Exhibition 2020
Yuki Tsukiyama
2020.06.26(Friday) - 2020.08.01(Saturday) - OPEN : TUE - SAT | 12:00 - 19:00


TEZUKAYAMA GALLERY is pleased to announce a solo exhibition “Exhbition 2020”by Yuki Tsukiyama from 26th of June.

Tsukiyama was born in 1976 and graduated from the Sculpture Course of the faculty of Art & Design, Kyoto University of Art & Design. Now, he is a professional sculptor proactively contributing to various artistic activities in Kansai area with Kobe, his hometown, as his base.
He works on various materials such as metals, resin, woods, and painting and the original concept of his work is always the materials themselves. He named his work “playful” experiments which aim to capture the unique features of the materials repeatedly from time to time. The expression of such a consistent pursuit demonstrates the consistency in the conceptual idea in his creation. Also, though the key elements in his constitution are always simple, he is versatile, so the works are never limited to certain styles- they show flexibility and curiosity at all times.

Apart from six large sculptures hand sawed from 250 kg of camphor wood, we also present two-dimensional works including drawings in this exhibition.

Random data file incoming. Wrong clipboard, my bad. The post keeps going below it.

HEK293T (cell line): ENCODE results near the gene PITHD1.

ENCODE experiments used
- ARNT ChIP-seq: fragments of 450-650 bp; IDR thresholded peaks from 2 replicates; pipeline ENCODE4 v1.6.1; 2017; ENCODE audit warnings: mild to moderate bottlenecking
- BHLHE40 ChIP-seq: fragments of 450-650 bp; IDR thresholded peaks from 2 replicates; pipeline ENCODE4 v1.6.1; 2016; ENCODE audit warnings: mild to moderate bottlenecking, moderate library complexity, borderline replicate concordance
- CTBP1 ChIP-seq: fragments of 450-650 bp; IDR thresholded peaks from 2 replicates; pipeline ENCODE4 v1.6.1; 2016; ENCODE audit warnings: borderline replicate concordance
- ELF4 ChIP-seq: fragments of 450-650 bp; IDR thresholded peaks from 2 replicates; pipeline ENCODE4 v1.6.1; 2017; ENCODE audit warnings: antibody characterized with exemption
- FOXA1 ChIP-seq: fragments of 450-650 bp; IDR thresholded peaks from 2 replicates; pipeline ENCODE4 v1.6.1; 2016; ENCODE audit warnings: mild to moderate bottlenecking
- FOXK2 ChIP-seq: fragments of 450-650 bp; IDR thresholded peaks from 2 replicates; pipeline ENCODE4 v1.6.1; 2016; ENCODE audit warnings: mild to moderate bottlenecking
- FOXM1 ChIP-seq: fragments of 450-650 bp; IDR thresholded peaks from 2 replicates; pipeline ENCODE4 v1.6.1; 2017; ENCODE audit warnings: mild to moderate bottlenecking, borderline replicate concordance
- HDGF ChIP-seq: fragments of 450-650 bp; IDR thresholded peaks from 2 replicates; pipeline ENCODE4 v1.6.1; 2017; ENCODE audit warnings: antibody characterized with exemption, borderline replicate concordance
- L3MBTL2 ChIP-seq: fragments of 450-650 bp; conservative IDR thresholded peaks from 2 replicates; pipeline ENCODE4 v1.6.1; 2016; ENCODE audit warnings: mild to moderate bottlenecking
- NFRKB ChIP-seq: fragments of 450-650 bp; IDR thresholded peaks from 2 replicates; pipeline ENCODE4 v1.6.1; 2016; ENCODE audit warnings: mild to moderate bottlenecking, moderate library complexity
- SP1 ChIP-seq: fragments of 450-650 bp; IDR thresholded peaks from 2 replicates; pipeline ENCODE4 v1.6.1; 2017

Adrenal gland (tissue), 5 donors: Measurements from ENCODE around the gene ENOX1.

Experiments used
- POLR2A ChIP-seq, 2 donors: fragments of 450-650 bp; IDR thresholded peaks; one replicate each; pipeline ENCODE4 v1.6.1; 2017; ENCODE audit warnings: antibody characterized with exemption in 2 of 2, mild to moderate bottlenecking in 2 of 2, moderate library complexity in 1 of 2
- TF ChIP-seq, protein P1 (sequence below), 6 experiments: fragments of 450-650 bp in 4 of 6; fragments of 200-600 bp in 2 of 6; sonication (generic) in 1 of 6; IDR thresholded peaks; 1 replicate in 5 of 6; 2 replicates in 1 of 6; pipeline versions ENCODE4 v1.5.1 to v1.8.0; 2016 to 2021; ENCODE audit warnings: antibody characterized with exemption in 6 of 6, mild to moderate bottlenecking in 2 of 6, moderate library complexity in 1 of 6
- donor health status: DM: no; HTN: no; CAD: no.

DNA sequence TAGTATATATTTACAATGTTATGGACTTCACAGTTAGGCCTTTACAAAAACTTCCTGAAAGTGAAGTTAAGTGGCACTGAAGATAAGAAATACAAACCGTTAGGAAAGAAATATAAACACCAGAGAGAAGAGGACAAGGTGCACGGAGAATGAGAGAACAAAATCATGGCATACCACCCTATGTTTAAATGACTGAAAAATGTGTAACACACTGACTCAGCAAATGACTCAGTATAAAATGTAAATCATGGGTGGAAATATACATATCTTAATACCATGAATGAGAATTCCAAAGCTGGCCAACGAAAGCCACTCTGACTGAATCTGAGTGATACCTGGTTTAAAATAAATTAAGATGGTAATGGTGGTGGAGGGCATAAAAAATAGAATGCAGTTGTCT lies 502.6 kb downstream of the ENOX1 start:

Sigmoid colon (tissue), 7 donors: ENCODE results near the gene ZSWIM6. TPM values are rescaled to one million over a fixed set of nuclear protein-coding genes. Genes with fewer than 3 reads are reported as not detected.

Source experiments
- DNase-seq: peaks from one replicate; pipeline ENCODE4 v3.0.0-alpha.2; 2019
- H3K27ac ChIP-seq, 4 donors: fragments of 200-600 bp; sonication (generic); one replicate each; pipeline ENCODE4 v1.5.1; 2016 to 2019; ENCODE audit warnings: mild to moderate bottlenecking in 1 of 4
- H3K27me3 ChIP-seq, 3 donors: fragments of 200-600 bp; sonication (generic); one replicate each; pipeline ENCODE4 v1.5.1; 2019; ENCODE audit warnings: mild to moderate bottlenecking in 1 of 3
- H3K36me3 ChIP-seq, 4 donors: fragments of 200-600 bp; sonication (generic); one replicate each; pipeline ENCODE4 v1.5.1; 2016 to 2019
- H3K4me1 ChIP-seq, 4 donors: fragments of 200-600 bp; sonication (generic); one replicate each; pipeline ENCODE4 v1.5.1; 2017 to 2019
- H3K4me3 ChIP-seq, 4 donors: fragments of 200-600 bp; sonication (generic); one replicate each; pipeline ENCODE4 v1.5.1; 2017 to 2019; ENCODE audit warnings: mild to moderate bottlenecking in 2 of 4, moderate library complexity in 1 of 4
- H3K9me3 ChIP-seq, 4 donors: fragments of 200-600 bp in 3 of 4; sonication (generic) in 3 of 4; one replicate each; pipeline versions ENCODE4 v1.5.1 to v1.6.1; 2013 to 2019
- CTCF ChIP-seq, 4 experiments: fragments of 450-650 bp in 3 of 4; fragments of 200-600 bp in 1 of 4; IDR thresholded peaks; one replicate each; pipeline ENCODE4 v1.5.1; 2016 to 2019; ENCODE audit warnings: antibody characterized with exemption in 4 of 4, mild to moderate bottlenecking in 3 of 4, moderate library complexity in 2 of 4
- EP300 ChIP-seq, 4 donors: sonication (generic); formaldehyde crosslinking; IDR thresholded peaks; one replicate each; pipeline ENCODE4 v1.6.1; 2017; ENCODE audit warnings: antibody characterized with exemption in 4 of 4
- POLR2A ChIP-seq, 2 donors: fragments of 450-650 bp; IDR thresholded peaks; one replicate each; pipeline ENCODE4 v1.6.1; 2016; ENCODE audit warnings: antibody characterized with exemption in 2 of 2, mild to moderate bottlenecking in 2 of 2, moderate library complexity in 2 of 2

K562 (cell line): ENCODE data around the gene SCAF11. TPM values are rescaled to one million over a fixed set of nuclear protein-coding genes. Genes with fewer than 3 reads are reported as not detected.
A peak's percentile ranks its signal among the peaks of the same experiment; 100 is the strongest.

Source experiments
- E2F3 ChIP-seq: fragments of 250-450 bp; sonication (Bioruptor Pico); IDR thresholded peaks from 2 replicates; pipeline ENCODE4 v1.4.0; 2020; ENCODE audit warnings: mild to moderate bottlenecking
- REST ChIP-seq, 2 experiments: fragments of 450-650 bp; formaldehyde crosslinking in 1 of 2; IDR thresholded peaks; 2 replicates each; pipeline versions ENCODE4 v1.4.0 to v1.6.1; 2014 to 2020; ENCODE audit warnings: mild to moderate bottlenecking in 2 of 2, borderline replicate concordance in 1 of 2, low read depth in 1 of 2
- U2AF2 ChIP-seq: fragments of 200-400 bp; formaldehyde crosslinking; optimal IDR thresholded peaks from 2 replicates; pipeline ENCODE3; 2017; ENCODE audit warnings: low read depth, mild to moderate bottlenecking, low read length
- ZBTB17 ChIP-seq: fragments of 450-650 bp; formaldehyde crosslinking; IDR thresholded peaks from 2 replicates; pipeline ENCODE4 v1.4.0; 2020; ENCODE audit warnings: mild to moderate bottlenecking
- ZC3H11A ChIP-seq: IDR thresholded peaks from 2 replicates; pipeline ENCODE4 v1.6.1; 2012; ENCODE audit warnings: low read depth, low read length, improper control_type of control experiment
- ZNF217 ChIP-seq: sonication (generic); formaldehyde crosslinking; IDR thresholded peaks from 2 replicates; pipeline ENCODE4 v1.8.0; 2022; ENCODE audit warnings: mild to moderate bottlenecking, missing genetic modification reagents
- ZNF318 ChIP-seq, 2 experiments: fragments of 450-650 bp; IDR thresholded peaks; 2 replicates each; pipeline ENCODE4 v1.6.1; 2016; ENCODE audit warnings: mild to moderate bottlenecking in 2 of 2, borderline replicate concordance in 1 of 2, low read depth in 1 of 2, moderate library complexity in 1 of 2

[Artist Statement]

There was a period when I was thinking about what to do with the 250kg of wood I got by chance, and several people came to me, volunteering to lend me a chainsaw. I wondered if I should use a chainsaw or have it done at a carpentry shop and wondered how much it would cost and how long it would take. And just as I was about to move forward with it, a question struck me like a bolt of lightning―if the result is the same, is the fastest and cheapest method really the best?

In my daily life, I think about efficiency and cost-effectiveness. But I believe that every once in a while, abandoning everything and progressing straightforward can assist in coming up with rich ideas.

Movies longer than two hours get downloaded to a smartphone in seconds (5G), and images and footage are more detailed than what the naked eye can perceive (8K). Advanced technology is continuously being introduced into the world at an astonishing speed. It takes a camphor tree decades and hundreds of years to grow to this size. As technology advances, a time may come when even camphor tree seedlings grow into large trees in just a few hours.

Why hand saw? It hurts the arms, back, and hip and is time-consuming. As an artist, I want to cherish the things I can’t provide a quick reason to. Interestingly enough, I got this saw, which must have been made in the Taisho era, on Yahoo Auction with nothing but my smartphone.

Yuki Tsukiyama